It’s not a fear, more like a slight terror fueled by judgment and pain. Let me break that down a little more.
Cavities hurt and I dislike pain so I naturally associate the pain with the person who works in the mouth. I know it is like blaming the mechanic for my car breaking down, but I do it.
The judgment? Well, sometimes I feel like dentists harshly evaluate me and how I am overseeing the management of my own mouth. Has anyone else noticed this? When they are telling you what you are doing right and what you are doing wrong, doesn’t a part of you feel like you are being lectured? Now, I can’t point to a specific moment when a finger was wagged in my direction or eyes were rolled, but I sense it. I know it is there. The hidden eye roll is always there.
Because of all of this, I had been very relaxed on my visits over much of my adult life. And sadly, over the last five years this has come back to bite me in the ass… or mouth… or something. I’m just trying to say I hate my teeth right now and there is biting and occasional pain involved with it. The biting, I mean. Argh!
I think the first time I had a “negative” moment with a dentist was when I got my wisdom teeth pulled as a teenager.
They decided to do all four at the same time and the surgeon who did it had a striking resemblance to Dr. Clayton Forrester from Mystery Science Theater 3000. For those that don’t know the reference he was the mad scientist who would force a space captive and his two sarcastic (and brilliant) robots to watch a bad movie. (God, I miss that show!) Well, the dental surgeon looked just like that very evil dude and I tried to explain that when he was putting me under the gas. “Hey, you look just like… have you ever seen that show Mystery… I’m trying to…” And I was out.
When I woke up later I was curled up into a ball on a couch in a gray room outside the waiting room. My parents said I did fine, but I felt unlike myself and physically like I had just been in a fight with the customary blood and puffed-up face. I spent the rest of the day laying in one of the rooms of our house watching the same movie over and over again.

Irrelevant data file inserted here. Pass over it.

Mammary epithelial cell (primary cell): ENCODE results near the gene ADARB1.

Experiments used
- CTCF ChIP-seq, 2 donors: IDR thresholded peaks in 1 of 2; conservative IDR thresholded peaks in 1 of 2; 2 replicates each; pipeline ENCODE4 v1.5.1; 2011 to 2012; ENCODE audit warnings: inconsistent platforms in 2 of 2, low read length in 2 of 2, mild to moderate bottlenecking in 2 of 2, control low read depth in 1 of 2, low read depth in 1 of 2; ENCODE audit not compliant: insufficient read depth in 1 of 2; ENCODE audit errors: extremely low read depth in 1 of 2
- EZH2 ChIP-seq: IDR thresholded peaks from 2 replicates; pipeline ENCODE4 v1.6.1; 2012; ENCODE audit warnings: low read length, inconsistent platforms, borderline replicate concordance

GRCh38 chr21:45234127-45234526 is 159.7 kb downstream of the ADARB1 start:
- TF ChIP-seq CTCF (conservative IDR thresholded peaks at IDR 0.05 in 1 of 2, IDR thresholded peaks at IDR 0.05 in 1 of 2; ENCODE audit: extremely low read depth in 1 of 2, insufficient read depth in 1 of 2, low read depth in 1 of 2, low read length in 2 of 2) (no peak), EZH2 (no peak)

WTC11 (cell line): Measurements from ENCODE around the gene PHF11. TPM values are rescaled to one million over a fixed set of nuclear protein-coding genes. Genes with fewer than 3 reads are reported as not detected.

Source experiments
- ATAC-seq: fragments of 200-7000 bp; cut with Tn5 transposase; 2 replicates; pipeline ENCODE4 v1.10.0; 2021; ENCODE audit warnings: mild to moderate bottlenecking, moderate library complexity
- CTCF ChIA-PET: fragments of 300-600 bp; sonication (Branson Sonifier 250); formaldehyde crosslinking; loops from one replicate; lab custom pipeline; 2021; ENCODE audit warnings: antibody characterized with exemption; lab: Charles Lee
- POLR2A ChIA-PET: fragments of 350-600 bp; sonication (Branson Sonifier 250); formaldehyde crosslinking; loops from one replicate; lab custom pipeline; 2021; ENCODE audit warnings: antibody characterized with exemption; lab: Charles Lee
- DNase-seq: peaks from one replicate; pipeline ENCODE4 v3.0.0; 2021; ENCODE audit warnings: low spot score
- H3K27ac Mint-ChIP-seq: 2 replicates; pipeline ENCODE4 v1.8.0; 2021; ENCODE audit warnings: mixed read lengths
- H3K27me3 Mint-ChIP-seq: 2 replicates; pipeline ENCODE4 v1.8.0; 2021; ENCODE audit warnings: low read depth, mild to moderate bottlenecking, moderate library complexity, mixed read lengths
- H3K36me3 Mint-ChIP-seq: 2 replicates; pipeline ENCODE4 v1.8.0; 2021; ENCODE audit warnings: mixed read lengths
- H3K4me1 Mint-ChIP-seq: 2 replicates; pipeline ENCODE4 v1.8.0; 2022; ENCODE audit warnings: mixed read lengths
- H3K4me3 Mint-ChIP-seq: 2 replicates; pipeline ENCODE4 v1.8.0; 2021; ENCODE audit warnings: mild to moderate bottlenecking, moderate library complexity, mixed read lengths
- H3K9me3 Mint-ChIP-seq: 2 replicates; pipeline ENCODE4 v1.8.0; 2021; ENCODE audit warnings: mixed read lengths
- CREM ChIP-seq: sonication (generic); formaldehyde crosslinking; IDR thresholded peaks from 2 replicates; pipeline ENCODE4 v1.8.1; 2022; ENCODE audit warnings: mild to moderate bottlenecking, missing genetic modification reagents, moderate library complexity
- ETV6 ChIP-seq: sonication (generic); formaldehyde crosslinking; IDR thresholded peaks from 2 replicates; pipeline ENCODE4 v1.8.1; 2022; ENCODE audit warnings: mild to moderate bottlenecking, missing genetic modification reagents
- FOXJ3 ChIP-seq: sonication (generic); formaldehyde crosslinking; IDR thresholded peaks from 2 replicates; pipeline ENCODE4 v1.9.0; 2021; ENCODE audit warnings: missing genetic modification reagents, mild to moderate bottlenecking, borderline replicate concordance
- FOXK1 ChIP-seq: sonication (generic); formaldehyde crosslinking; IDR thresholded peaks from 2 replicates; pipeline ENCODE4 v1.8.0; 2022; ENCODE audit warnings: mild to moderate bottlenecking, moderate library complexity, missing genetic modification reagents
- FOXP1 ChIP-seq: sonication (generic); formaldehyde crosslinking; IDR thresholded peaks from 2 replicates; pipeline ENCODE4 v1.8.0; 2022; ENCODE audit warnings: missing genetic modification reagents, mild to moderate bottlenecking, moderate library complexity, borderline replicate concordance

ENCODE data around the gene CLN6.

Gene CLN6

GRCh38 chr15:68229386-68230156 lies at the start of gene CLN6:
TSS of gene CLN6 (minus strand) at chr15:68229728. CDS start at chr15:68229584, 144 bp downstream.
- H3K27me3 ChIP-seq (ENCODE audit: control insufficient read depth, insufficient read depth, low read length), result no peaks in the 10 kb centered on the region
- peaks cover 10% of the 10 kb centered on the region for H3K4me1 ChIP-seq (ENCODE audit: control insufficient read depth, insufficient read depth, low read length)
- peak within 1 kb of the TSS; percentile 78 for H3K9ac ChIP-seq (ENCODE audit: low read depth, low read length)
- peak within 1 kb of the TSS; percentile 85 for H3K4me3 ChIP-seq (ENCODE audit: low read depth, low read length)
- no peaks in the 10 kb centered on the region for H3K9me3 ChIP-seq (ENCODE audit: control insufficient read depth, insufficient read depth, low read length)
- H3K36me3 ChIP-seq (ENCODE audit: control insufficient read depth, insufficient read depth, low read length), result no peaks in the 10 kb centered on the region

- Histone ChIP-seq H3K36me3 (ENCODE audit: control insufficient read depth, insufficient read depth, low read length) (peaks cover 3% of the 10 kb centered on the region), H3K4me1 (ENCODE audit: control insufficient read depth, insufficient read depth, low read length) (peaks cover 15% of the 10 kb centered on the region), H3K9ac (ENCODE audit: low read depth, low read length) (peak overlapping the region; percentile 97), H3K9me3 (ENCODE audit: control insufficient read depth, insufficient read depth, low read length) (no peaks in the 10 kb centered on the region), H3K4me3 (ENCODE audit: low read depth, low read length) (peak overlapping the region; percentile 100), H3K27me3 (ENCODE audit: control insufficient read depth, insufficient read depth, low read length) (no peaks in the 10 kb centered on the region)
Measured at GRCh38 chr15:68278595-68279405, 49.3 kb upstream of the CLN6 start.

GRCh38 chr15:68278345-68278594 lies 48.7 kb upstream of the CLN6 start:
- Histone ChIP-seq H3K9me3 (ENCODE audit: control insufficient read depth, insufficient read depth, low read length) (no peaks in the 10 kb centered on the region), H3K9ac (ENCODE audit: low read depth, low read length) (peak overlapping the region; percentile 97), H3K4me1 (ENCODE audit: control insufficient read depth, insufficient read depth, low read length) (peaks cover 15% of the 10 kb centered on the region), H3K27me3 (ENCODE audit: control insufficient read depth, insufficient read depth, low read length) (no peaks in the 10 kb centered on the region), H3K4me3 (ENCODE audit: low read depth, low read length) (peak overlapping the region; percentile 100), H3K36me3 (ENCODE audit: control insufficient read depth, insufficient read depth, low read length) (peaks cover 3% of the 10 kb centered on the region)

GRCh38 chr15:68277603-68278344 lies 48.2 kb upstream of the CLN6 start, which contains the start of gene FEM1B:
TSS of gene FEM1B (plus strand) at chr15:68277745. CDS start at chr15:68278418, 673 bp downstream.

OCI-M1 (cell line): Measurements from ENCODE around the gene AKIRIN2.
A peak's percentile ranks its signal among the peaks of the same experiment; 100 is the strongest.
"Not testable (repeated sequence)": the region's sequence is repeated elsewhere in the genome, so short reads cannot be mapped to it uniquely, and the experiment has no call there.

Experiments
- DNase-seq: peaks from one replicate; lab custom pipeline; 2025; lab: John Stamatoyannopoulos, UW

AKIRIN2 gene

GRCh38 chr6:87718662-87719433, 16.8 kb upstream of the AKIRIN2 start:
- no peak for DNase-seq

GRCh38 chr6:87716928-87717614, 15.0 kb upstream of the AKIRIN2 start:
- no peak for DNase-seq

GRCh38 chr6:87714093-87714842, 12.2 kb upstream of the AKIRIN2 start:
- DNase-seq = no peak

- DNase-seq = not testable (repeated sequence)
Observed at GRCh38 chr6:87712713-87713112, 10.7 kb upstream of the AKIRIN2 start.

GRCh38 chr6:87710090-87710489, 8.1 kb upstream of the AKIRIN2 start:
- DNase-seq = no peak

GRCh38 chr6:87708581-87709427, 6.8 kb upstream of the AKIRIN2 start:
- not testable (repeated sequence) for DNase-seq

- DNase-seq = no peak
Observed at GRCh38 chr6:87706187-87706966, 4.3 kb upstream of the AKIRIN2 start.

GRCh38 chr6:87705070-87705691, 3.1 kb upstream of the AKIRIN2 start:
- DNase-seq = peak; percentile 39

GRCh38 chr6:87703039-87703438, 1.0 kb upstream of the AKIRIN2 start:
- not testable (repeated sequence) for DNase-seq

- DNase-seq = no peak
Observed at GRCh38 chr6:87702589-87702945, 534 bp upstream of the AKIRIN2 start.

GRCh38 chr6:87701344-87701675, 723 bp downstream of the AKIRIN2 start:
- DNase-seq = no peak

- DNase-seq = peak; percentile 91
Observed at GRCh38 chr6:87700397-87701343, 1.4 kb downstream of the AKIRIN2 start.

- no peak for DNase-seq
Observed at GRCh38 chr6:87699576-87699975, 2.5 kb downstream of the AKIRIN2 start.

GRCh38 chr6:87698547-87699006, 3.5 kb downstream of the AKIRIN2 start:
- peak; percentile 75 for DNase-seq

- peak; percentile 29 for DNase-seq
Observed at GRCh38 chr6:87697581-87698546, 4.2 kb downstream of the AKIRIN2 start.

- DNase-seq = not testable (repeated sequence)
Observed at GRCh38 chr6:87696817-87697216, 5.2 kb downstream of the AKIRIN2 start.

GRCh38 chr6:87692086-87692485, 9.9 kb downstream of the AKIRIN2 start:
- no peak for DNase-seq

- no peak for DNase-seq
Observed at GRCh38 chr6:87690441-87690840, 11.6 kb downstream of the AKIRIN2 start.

I have no memory of which move it was, I just know looking back that I thought it was freaking awesome. Maybe the best ever!
I lost my first tooth about three years ago. It began as a simple ache… that grew and grew. And I, being a typical guy, didn’t bother to do anything about it until it was too, too late. Finally, it got to such a point that I took a day off work to go to an urgent dental office in my area.
As I sat in the busy waiting room, I was surrounded by strangers and there was an awkward silence around all of us (as the multiple TVs blared the Game Show Network overhead at us). We were all in the same boat in that waiting room of shame, sharing in the same purgatory, and we were all paying the price. We shared that in common. Even the defeat sketched on each of our faces was the same.
Hearing that I would lose the tooth felt like a death. A part of me was going away… forever. Okay, that is dramatic, I get it, but it all felt so bloody traumatic. And on the night before the appointment I didn’t get any sleep. I was going a little crazy over it, almost to the point that I was sharing memories with my tooth.
“Hey, do you remember that sandwich we ate together in Capri? That was a great sandwich.”
Going to the dentist that next day felt to me almost like one of the bravest things I had ever done. My wife offered to take me, but I said no. I was going to do this by myself. This was between just me and my tooth. Yes, I was a solder going to war as I walked into that waiting room, and I left like a war-weary veteran, holding an ice packet against my battle scar.
I remember then going home and just laying on my bed with the ice packet wondering how the hell I got to this point. I am a grown adult. I am educated with a lot of lifetime experience. And it’s not like I live off bad food; maybe one to too many cans of soda but we all have our vices. And yet there I was getting emotional over a tooth and comparing my experience to that of a veteran!?!
Yes, dentistry made me pitiful.